How to Increase Your Financial Aid Award

How to Increase Your Financial Aid Award

Finding out you were accepted to one of your top schools and then finding out that you can’t afford to study there is an emotional roller coaster that you may be preparing yourself for, but it can still be extremely upsetting. If you have your heart set on studying at a particular college, but the school is not offering you as much financial aid as you need, then there are ways that you can negotiate for a better award. It is not at all uncommon for colleges to underestimate the financial need of their incoming students, which is why most schools have an official appeals process that can be very useful to high achieving students from low-income families. If you are interested in negotiating with one of your top schools, here is how to increase your financial aid award.

Make Sure There is an Official Appellate Process

Not every school will give you the chance to appeal your financial aid award, so you want to make sure that you don’t waste your time trying if it’s not a possibility. For all of the other schools, you should be able to find out how to appeal your award on the financial aid page of the college’s website. You want to bear in mind that most private schools will have a lot more flexibility when it comes to negotiating your financial aid than most public schools. In general, they just have more control over the movement of their funds.

Open a Conversation with the School

In most cases, you will need to make an appointment with the college so that you can discuss your situation over the phone. Their website should inform you of all the deciding factors that you need to be aware of so that you can cover all the bases. Remember that you don’t want to approach this conversation like an argument or a negotiation; you want to just explain your situation as succinctly as possible and listen for further instructions. If you are too pushy, you will not get very far.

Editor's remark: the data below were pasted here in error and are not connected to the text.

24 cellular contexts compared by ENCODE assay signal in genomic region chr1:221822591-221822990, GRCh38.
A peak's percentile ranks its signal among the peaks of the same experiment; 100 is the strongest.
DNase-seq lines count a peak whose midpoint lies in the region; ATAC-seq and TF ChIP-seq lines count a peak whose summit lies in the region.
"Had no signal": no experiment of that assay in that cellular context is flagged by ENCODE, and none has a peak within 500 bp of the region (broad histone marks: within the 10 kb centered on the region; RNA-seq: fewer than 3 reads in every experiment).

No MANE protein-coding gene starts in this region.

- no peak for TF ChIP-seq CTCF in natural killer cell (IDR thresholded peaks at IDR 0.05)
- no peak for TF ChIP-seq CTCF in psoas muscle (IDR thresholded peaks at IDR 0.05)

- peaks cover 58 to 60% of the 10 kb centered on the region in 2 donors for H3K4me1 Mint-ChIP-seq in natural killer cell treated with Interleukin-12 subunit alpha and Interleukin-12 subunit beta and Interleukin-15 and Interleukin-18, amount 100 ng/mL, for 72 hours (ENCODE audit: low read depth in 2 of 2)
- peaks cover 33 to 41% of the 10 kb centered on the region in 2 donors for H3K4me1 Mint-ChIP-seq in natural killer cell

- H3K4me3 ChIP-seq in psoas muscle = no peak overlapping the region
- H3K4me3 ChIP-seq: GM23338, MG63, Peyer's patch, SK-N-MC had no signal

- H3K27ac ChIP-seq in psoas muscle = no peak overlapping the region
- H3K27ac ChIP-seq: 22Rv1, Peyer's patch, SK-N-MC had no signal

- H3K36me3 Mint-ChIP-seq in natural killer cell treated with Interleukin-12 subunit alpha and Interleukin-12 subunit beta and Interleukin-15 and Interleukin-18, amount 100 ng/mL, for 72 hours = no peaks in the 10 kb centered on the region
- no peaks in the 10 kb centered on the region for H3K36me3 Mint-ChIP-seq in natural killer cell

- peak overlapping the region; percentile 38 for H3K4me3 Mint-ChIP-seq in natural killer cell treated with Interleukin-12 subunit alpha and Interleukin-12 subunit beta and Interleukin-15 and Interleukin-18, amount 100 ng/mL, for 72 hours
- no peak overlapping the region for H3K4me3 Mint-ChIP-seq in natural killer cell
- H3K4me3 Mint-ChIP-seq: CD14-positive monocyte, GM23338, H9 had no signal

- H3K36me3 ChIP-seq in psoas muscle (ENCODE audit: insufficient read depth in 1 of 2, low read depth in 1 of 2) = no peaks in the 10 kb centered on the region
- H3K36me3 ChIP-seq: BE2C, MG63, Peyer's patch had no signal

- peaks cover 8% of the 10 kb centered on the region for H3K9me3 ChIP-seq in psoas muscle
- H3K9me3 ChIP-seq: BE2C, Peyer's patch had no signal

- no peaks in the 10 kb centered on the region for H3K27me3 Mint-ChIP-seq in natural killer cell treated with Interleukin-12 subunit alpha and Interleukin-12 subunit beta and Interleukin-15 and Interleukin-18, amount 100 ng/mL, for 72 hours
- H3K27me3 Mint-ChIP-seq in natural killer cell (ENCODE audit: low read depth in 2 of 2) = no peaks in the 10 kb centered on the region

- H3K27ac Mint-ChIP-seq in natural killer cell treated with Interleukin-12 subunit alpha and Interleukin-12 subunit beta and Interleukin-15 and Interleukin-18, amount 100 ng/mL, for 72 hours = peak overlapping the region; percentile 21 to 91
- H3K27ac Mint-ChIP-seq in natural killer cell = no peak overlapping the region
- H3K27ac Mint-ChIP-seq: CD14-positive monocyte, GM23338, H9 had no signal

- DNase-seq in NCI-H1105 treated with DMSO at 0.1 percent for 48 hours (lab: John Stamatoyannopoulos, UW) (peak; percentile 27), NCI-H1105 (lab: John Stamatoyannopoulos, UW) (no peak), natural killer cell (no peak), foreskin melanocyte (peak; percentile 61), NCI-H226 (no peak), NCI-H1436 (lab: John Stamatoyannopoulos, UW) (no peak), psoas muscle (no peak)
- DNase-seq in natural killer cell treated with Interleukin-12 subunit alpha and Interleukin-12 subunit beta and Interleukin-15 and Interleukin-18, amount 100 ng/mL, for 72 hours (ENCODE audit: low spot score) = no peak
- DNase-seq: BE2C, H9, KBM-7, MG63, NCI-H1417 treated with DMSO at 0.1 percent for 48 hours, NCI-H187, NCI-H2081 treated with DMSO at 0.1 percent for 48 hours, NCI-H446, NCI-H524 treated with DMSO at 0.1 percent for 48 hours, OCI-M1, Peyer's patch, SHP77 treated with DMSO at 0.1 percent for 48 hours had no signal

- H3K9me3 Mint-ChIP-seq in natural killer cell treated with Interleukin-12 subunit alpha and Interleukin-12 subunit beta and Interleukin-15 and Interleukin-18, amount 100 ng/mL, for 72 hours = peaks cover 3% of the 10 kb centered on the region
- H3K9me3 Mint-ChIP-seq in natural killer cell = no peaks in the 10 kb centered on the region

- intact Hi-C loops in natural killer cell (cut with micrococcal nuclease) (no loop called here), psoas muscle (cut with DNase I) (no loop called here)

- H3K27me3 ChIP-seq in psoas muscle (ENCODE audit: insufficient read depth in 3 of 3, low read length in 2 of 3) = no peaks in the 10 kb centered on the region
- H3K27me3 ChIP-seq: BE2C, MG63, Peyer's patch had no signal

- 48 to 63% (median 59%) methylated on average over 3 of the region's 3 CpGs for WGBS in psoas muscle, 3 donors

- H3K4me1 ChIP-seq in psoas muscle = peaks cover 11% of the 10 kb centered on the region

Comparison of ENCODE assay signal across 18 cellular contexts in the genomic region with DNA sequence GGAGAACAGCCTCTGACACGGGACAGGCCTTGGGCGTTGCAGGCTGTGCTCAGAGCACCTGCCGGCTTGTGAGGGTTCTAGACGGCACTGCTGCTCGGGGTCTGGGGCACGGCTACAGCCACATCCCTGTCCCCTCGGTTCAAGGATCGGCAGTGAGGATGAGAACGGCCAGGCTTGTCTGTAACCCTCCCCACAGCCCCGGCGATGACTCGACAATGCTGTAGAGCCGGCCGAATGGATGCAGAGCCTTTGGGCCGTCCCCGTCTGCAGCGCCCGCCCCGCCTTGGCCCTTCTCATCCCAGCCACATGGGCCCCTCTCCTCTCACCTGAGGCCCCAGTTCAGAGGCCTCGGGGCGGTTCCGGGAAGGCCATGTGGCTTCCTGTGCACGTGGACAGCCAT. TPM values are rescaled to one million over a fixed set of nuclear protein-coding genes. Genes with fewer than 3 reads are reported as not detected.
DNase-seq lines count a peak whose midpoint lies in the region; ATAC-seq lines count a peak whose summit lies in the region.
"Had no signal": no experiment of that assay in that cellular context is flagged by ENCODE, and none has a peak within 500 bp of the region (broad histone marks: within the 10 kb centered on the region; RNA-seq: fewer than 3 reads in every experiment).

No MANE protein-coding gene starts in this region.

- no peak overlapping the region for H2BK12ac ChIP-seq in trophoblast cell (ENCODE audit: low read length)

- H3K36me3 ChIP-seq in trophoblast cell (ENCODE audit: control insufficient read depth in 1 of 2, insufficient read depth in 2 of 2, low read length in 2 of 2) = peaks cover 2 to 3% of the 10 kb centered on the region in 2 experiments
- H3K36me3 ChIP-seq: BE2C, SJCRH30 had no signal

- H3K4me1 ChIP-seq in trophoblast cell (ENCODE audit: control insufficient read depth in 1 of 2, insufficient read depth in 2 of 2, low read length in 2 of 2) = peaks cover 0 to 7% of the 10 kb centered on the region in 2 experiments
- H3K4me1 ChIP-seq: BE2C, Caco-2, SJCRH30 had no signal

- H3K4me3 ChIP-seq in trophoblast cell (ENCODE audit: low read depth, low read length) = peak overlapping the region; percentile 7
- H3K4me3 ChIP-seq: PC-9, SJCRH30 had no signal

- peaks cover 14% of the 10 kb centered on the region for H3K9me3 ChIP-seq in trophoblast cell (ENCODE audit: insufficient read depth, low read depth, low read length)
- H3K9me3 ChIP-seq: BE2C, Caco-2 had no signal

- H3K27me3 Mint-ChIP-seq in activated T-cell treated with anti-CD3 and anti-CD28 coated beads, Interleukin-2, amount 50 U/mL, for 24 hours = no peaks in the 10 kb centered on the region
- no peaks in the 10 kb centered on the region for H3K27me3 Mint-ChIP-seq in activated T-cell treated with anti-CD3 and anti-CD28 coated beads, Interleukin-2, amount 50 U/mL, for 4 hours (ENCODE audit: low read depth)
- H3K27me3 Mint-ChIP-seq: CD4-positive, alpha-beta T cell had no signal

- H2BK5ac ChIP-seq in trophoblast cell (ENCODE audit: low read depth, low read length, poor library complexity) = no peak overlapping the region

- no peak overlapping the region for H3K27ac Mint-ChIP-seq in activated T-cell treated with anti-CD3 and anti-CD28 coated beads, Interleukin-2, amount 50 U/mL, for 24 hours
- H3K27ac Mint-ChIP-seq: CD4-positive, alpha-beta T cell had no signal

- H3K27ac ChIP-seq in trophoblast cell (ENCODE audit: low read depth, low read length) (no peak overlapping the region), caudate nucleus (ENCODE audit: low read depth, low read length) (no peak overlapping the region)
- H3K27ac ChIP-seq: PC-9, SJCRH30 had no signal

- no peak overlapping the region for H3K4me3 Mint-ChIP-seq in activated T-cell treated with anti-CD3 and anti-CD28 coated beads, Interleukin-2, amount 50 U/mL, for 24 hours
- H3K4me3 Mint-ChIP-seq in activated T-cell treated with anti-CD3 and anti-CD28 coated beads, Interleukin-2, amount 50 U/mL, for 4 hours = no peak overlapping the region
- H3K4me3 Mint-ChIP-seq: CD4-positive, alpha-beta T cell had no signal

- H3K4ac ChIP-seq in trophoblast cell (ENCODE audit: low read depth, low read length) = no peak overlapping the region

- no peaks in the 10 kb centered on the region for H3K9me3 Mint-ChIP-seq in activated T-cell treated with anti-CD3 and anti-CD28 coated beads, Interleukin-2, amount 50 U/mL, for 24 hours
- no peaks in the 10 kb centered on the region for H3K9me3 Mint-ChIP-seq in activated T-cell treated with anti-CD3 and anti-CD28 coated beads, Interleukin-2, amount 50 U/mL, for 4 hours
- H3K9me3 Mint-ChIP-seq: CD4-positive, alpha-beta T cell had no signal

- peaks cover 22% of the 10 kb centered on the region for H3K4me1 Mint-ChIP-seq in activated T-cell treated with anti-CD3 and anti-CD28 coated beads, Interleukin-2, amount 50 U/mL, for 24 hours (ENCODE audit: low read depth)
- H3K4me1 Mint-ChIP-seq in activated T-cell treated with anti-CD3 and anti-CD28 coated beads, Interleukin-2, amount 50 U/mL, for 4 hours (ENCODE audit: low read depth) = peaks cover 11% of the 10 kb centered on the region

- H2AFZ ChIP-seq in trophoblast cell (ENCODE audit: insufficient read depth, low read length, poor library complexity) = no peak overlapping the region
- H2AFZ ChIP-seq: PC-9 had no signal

Share Offers from Other Schools

Without getting too aggressive, you should definitely mention some of the other offers you’ve been getting from other schools. Even if University of Maryland is not offering you as much money as the school you’re appealing, you want to look at the percentage of the tuition, rather than the total dollars and cents. Fifty thousand dollars goes a lot farther at a school that charges $12,000 per year than it does at a school that charges $40,000 per year.

Write a Formal Email

Once you have spoken with the college and made your story known, you want to make sure that you follow up with a formal email. You don’t want to take up too much more of their time, but you do want to make sure that you put all of your main points in writing. This way it will be easier for them to compare appeals from a large sample of students and determine who is most in need. In the end, you have to be open to realizing that there may actually be a lot of students who need it more than you do.

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